19 July 2007

The Book and Reality by Dave Vella (Times of Malta, July 19, 2007)

After reading Joseph Aquilina's letter (The Bible And Homosexuality, July 7), and his conviction that the Bible is the Word of God, I can't help but wonder if people like Mr Aquilina have actually read the whole Bible, or if they instead stick to the parts that suit them.

He points out that God makes no mistakes and quotes a whole chapter from the Romans. However, why not quote some other parts of the Bible which are less read?

Numbers 31:17-18: "Now therefore kill every male among the little ones, and kill every woman that hath known man by lying with him. But all the women children that have not known a man by lying with him, keep alive for yourselves," said Moses (yes, the Moses of the Ten Commandments). He basically orders his soldiers to keep the virgins to themselves. So much for good example. (I won't even get into how they determined if they were virgins or not, but I can almost be certain it didn't involve a visit to a gynaecologist).
Lev. 21:17-21 says that one is not allowed to approach God's altar if one is blind or has less than perfect eyesight, has a broken foot or other defect.
Lev. 19:19 also forbids anyone from planting different seeds in the same field. Doesn't that make a substantial number of farmers sinners?

Exodus 35:2 says that anyone working on Sunday shall be put to death. Living in Canada, Mr Aquilina, I suggest visiting a shopping mall next Sunday and wonder why those behind the retail counters aren't on death row.

Quoting one of the lines Mr Aquilina picks to make his argument: "And likewise also the men, leaving the natural use of the woman, burned in their lust one toward another" (Romans 1:27) - "the natural use of women". How else can one interpret that, other than women being regarded as objects of pleasure and the means for reproduction?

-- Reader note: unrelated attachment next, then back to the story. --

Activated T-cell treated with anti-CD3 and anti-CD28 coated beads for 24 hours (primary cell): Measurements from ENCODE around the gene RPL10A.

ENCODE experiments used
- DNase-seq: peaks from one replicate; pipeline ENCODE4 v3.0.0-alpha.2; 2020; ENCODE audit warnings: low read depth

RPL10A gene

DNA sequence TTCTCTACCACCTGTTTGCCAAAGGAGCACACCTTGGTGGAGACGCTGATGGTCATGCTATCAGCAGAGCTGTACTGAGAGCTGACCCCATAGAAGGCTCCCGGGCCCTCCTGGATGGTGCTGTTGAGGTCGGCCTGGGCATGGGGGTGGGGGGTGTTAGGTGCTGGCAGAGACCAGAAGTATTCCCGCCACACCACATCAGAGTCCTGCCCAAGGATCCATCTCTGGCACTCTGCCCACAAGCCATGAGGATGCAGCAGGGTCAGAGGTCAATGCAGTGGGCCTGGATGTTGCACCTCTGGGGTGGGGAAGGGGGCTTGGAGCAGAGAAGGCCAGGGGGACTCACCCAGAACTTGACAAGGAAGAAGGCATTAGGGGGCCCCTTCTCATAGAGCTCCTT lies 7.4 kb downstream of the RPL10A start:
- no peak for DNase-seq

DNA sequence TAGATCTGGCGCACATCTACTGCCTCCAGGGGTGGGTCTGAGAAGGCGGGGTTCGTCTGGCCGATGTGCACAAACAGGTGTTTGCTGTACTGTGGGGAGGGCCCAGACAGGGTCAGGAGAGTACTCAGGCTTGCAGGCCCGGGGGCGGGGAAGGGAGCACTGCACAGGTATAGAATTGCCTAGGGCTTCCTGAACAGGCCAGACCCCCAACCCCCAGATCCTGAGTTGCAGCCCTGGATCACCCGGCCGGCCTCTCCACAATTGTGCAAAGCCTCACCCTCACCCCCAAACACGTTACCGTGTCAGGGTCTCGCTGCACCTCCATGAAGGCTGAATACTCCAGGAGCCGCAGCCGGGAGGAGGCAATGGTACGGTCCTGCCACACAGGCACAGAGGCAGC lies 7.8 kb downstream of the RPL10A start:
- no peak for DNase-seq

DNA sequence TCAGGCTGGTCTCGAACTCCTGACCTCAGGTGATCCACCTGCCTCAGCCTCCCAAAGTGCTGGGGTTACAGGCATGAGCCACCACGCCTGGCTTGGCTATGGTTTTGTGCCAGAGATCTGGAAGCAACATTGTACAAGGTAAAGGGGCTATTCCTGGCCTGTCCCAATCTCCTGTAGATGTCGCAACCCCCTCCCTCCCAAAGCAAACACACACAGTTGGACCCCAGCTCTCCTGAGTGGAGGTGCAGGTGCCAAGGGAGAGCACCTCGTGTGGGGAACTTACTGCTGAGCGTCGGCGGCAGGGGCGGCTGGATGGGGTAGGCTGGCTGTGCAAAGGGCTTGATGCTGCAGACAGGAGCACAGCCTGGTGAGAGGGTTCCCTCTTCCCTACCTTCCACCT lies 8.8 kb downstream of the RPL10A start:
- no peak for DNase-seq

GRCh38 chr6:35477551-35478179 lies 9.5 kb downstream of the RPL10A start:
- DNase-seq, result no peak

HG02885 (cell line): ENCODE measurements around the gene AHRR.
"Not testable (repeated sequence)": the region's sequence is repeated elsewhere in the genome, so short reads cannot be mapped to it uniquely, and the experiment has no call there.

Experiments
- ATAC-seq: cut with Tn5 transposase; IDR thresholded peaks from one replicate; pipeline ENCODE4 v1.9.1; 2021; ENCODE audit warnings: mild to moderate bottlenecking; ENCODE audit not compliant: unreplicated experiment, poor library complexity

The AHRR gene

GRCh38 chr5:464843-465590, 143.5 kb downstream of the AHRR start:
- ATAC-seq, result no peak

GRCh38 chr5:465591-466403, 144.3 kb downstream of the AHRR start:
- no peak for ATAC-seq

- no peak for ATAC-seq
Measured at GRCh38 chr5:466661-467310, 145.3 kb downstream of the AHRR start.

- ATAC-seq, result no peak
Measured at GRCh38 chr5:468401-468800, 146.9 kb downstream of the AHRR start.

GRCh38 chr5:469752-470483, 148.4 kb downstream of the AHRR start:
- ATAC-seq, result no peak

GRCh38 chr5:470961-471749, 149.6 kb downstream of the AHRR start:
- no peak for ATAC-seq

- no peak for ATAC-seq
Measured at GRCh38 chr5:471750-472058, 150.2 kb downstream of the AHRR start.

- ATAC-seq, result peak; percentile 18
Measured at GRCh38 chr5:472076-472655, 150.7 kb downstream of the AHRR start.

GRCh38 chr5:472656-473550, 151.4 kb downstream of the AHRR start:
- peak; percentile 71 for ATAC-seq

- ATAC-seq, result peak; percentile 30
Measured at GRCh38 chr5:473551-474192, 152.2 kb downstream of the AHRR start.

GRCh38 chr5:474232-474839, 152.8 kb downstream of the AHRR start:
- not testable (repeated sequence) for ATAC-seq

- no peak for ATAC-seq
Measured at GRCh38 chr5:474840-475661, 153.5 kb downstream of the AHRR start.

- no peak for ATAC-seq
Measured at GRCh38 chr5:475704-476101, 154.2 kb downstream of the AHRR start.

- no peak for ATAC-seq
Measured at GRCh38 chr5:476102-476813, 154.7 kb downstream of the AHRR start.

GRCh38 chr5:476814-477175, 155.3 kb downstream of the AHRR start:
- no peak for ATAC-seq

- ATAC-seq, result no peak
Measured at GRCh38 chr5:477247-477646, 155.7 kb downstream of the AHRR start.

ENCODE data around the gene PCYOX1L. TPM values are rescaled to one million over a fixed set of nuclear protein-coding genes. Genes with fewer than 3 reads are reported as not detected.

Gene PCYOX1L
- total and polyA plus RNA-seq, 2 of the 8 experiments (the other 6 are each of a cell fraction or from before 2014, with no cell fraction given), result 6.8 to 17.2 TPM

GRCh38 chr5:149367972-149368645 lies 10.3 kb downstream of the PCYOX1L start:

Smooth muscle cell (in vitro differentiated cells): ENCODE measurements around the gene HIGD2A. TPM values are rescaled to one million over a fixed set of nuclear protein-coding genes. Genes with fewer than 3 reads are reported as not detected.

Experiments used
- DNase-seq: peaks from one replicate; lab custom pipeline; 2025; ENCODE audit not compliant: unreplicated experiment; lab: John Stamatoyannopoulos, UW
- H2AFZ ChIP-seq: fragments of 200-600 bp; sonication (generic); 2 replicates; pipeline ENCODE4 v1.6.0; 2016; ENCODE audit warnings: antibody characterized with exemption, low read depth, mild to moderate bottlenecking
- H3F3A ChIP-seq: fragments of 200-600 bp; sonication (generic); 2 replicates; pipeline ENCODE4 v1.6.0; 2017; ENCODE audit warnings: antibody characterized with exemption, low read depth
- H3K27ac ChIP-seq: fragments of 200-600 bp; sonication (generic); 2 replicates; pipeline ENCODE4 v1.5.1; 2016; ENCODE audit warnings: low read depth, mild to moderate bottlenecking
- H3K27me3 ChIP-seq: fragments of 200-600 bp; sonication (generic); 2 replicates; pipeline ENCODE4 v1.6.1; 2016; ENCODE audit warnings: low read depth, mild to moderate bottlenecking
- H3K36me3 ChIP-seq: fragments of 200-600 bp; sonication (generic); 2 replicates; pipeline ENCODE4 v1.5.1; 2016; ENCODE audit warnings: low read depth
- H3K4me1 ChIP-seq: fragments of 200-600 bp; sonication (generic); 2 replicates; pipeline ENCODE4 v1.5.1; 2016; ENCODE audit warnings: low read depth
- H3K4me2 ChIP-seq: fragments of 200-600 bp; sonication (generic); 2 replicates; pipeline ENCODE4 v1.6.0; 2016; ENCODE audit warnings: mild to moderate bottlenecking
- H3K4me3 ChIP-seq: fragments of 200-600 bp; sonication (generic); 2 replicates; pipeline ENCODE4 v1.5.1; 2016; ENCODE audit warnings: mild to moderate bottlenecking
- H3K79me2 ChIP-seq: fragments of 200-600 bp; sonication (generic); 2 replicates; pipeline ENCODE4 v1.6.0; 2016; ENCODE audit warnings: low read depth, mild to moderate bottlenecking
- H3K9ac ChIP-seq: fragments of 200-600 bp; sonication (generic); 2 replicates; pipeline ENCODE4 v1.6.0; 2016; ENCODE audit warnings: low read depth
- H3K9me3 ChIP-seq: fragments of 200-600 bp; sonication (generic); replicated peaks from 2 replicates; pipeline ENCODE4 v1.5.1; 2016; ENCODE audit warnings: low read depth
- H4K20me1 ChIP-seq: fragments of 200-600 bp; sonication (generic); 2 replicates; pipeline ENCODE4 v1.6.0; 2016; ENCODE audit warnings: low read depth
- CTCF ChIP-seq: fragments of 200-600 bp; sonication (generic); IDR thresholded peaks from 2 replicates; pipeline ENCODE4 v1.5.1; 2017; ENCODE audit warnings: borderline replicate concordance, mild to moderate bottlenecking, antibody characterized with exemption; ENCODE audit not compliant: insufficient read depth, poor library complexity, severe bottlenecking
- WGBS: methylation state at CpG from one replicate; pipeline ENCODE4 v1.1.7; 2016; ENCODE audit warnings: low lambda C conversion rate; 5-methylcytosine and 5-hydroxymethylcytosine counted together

The books of the Bible were written over different periods of time, usually long after the events they describe. Also, numerous revisions and changes, not to mention translations (and translations of translations) have been made. If Mr Aquilina sincerely believes that during all this, no details have been lost and meanings have been changed, depending on the translator's understanding of the original text... then he needs a serious reality check.

Try describing an event which happened a few weeks ago and I'm sure you would not be able to get all the details down. Now try writing about an event that happened a few hundred years earlier, and you can see where this is going.

Does it ever occur to you why we hear the Bible stories over and over again, and yet, we only learn about - just an example - gravity only once in our lives? Is it possibly because some things are well within the boundaries of reason, whilst others in the scriptures are so absurd that the only way we accept them is by hammering them repeatedly in our heads from an early age?

The Bible may have a few good lessons, but it's not a book to be taken literally. We are taught from a very young age that it is The Book, and this is not questioned. But when reason comes into it, it really is just another book. Just because something consoles you, it doesn't make it any more real.

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